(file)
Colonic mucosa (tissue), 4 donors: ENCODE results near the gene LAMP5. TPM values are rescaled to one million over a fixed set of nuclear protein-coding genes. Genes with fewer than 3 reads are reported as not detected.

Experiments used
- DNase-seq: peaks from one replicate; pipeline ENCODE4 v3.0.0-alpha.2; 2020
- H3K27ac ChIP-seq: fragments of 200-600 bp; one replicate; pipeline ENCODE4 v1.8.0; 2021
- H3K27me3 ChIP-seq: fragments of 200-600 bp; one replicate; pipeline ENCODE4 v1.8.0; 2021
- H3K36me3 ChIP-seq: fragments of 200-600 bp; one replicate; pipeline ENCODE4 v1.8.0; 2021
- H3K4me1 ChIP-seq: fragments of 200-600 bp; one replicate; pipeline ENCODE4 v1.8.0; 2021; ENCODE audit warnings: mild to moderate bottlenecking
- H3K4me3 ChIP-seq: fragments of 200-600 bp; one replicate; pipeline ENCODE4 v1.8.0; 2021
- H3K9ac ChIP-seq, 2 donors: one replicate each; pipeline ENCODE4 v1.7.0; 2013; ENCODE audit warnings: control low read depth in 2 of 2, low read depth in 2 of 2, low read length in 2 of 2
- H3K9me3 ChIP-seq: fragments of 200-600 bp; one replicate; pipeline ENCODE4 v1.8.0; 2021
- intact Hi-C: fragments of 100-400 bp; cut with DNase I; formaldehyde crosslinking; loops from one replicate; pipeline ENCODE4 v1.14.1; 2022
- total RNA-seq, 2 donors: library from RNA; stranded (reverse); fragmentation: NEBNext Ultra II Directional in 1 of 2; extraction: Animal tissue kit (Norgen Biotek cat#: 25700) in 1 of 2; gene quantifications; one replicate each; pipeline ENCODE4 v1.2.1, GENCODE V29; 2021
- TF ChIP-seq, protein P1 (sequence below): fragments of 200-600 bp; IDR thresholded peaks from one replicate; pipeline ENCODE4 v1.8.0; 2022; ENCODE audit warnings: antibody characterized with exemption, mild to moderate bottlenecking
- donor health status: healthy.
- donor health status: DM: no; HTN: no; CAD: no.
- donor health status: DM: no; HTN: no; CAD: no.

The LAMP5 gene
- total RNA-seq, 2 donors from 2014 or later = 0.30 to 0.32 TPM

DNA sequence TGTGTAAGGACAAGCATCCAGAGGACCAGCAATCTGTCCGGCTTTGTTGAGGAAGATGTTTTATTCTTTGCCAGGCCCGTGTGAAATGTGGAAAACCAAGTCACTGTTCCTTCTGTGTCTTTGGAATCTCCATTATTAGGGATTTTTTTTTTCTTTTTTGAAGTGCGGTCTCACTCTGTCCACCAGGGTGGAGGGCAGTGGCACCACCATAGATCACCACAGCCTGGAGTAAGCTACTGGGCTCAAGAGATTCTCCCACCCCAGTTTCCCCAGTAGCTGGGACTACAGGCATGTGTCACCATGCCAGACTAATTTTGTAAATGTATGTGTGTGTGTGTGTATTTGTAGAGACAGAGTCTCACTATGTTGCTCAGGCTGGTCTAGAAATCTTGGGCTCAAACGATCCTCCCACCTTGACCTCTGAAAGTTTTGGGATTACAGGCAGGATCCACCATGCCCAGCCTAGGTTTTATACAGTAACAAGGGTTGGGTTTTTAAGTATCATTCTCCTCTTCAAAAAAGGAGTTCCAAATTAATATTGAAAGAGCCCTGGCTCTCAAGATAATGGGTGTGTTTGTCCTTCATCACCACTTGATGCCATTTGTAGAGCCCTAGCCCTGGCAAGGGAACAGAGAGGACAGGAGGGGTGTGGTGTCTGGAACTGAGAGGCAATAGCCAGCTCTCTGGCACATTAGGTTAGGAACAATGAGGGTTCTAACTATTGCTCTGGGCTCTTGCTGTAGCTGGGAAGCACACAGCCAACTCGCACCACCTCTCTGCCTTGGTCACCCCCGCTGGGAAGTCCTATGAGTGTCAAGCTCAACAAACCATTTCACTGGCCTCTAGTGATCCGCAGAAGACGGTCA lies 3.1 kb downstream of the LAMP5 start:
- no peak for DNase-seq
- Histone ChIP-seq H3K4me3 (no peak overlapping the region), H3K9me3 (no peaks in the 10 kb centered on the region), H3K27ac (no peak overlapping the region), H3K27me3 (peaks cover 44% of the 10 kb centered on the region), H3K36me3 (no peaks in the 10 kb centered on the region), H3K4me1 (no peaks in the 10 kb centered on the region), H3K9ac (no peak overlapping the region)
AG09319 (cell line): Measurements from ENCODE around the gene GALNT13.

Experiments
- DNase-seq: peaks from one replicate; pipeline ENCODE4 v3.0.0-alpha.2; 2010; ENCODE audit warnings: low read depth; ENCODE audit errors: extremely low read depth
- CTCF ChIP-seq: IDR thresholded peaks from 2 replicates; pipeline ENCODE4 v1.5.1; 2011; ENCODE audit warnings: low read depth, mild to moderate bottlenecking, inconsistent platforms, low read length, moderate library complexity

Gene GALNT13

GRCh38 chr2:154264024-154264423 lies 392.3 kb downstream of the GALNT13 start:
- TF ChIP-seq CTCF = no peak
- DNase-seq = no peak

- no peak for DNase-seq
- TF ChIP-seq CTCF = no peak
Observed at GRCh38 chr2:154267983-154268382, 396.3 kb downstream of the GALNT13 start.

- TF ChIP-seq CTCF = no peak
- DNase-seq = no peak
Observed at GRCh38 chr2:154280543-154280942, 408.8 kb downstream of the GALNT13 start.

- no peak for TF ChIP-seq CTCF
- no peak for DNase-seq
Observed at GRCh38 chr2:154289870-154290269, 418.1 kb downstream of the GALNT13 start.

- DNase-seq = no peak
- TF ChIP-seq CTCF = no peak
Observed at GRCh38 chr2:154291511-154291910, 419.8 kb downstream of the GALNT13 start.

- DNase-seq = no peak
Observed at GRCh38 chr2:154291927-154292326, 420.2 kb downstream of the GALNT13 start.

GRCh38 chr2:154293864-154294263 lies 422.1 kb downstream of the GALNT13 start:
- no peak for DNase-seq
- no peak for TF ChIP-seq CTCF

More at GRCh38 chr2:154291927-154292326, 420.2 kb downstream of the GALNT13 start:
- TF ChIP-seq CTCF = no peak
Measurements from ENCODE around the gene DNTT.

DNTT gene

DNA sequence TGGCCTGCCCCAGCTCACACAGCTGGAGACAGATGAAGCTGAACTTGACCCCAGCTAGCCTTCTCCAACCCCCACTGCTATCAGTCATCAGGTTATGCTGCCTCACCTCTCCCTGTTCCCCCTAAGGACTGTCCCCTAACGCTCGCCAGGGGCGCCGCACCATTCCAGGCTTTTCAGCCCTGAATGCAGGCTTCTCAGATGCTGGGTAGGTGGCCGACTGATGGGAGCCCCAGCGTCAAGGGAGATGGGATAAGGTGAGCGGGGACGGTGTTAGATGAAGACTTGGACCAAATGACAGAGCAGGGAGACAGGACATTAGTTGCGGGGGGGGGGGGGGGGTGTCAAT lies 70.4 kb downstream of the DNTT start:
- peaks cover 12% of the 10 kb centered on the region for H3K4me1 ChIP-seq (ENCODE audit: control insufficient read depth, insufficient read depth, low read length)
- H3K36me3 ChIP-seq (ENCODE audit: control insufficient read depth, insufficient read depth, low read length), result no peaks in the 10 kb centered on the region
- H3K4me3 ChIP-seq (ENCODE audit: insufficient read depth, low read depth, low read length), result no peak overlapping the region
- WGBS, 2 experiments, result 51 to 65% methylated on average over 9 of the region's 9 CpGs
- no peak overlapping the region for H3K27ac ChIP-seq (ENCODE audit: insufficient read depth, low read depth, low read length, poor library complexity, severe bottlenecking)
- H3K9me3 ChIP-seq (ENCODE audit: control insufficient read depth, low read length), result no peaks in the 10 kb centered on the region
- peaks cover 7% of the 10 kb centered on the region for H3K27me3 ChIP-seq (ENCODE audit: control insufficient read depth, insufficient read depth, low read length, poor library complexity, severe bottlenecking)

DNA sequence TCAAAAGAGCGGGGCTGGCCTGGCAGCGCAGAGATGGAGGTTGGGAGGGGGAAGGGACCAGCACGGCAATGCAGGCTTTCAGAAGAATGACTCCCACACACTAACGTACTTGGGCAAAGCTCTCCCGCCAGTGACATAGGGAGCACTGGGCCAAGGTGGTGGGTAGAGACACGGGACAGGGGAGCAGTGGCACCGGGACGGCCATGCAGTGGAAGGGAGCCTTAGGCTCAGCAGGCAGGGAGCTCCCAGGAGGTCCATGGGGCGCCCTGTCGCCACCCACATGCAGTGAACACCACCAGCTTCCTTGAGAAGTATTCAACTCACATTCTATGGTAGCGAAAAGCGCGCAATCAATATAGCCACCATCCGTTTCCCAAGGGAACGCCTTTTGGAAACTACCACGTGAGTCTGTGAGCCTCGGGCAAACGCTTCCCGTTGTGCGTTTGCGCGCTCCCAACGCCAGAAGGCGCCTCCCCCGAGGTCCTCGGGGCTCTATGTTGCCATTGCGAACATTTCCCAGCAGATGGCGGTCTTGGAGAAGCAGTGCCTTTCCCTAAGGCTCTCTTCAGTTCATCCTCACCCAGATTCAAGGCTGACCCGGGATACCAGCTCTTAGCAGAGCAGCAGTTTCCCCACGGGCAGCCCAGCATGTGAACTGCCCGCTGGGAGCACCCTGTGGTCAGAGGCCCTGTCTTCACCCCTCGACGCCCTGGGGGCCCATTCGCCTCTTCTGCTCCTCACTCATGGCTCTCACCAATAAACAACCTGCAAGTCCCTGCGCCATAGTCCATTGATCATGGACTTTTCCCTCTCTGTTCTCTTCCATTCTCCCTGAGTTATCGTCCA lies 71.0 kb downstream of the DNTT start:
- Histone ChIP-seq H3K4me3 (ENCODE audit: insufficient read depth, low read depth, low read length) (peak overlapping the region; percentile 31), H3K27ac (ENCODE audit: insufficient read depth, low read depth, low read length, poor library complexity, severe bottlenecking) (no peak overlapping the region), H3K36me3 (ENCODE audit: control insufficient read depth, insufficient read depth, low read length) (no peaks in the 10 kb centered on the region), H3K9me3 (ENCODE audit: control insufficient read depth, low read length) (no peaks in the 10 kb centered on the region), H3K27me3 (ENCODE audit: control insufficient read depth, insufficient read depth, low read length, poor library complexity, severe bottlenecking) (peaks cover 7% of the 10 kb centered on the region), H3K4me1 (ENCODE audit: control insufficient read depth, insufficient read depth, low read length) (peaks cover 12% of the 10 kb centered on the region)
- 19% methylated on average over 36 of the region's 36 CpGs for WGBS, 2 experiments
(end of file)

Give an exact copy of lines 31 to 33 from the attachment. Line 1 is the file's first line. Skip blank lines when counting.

- TF ChIP-seq CTCF = no peak
Observed at GRCh38 chr2:154267983-154268382, 396.3 kb downstream of the GALNT13 start.

- TF ChIP-seq CTCF = no peak